A breach of security at two payment card processing companies in India that led to heists at cash machines around the world has reopened questions on the risks of outsourcing sensitive financial services to the country.
Global banks that ship work to be processed in India, either in-house or to big IT services vendors, were already under pressure to step up oversight of back-office functions after a series of scandals last year.
Last week, U.S. prosecutors said a global criminal gang stole $45 million from two Middle Eastern banks by breaking into the two card processing companies based in India and raising the balances and withdrawal limits.
“India is exposed in two ways: The threat that the same theft could happen in India and the fact that the outsourcing industry will also get affected,” said Arpinder Singh, partner and national director for fraud investigation and dispute services at consultancy Ernst & Young. The episode is reopening debate on banks sending work requiring a high degree of confidentiality to offshore locations.
“It is the weakest link,” said Shane Shook, an expert with U.S. cyber-security firm Cylance Inc who has helped financial firms conduct investigations into some major cyber crimes. “I think the lesson is they need to pull back on what they've outsourced. When you're giving a third party, the outsourced entity, the ability to access credit limits or cash limits of the consumers you're managing the finances for, you're giving up control that is your fundamental responsibility,” he said.
India's $108 billion IT services industry is the world's favoured destination for outsourcing. Over 40 percent of exports by the industry are support services for the global financial sector, ranging from investment bank back-office functions to research, risk-management and processing of insurance claims.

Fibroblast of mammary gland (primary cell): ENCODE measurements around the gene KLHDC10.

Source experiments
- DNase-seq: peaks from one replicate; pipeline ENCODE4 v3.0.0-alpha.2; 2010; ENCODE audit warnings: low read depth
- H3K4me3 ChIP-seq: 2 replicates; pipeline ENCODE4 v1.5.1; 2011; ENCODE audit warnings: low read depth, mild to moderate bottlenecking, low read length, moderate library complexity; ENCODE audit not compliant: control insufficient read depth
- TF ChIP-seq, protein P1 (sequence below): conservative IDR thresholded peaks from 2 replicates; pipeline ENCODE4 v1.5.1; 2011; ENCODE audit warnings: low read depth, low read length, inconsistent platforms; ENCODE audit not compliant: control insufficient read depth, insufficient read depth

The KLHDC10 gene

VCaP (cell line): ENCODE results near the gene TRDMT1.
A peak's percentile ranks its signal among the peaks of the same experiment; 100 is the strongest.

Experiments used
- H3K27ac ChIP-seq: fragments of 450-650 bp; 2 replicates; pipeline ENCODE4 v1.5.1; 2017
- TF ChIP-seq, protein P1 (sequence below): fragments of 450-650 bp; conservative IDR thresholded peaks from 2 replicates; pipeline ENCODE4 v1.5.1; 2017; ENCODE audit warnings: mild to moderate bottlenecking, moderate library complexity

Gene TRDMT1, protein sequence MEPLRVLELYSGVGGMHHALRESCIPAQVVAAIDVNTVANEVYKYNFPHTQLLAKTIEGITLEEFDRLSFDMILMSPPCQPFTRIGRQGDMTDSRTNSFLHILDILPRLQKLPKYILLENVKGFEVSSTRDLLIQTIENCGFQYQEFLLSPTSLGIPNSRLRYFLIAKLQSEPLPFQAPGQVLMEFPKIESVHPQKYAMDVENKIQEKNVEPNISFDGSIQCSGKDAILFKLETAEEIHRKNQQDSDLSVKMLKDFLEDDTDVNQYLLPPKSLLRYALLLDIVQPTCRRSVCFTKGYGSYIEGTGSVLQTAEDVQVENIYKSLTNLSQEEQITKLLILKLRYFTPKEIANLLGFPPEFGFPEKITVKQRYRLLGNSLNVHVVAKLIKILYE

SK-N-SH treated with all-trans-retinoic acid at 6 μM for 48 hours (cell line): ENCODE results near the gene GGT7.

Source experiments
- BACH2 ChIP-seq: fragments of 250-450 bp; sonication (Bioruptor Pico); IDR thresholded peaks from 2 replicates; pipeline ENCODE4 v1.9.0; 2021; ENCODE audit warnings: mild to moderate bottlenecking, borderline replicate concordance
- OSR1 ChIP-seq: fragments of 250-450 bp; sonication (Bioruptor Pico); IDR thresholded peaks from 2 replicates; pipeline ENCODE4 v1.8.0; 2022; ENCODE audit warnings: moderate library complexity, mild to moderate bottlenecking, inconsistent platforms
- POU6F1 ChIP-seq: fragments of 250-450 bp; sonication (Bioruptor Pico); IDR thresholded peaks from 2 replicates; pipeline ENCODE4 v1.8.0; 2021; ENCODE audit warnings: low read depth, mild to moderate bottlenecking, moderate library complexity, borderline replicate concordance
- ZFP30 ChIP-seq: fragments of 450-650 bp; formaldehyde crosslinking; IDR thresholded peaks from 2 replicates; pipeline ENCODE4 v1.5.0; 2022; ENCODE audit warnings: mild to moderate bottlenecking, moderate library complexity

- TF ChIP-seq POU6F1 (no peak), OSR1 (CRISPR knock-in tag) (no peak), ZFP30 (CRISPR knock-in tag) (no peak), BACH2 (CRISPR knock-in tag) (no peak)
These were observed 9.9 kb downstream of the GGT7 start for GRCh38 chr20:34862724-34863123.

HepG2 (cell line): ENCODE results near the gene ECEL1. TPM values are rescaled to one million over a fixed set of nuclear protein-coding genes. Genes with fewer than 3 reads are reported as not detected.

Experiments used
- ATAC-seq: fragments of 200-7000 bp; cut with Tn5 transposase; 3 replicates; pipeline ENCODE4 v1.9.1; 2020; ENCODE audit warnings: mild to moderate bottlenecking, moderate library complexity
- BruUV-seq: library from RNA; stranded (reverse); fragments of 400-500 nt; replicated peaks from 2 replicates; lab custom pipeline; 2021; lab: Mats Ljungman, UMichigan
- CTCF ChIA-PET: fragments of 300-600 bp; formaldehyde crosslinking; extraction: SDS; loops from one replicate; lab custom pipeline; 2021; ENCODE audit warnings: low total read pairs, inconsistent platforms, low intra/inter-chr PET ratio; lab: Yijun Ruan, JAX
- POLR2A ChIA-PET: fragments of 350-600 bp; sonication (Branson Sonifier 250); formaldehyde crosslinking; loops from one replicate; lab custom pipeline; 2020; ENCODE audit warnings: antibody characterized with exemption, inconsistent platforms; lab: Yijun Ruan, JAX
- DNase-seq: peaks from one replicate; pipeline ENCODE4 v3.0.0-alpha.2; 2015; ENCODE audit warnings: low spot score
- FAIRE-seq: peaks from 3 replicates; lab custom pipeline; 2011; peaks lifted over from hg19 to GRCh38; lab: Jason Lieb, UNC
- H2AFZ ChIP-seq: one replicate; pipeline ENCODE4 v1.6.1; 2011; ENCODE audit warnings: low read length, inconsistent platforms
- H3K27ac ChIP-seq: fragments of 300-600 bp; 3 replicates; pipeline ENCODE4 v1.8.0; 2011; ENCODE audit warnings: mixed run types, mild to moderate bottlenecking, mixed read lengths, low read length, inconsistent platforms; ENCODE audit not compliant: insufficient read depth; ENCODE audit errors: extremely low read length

ATM's across the nation are now subject to unwanted scrutiny. (photo credit: Reuters)
Lured by a tech-savvy English-speaking population and wages that can be one-fifth those in the West, more than three-quarters of global banks have a direct or third-party offshore presence in India.
Indian IT firms, led by outsourcers such as Tata Consultancy Services
Still, any perception that data may be less safe in India is unwelcome for an industry that faces an undercurrent of hostility for taking away jobs in the West, home to most of its clients. “The threat (to security) is for real, that's for sure,” said Parag Deodhar, chief risk officer at Bharti AXA General Insurance, the local joint venture of France's AXA
There has been no suggestion that anyone employed at the two card processing firms, ElectraCard Services and EnStage, is involved. EnStage, incorporated in California but with operations based in Bangalore, handled card payments for Bank of Muscat
ElectraCard Services, based in Pune, processed prepaid travel cards for National Bank of Ras Al Khaimah PSC
Two previous cases of hacking into processors of pre-paid debit cards occurred at RBS WorldPay and Fidelity National Information Services Inc
“The notion that this will affect outsourcing to India is wrong. There is no relation. There have been bigger frauds at BPOs in the United States,” Ravi Sundaram, ElectraCard's head of strategy and corporate services, told Reuters on Monday. Nevertheless the breach comes after a series of other events that have tarnished the IT industry in India.
Last year, the New York state banking regulator accused London-based Standard Chartered
A U.S. Senate probe last year criticising anti-money laundering controls at HSBC
While plenty of global companies are moving more functions to India, either to outsourcers or wholly-owned “captive” operations, some are moving work back home.
Costs, however, remain an over-riding factor. “Most banks in U.S. are trying to cut costs because of recession. So they will try to outsource, not just to India but to any other country or any other company,” said Nishanth Chandran, co-founder and CEO of E-Billing Solutions, a Chennai-based company that helps merchants process payments. “For banks, it is completely a balance between security and costs.” he said.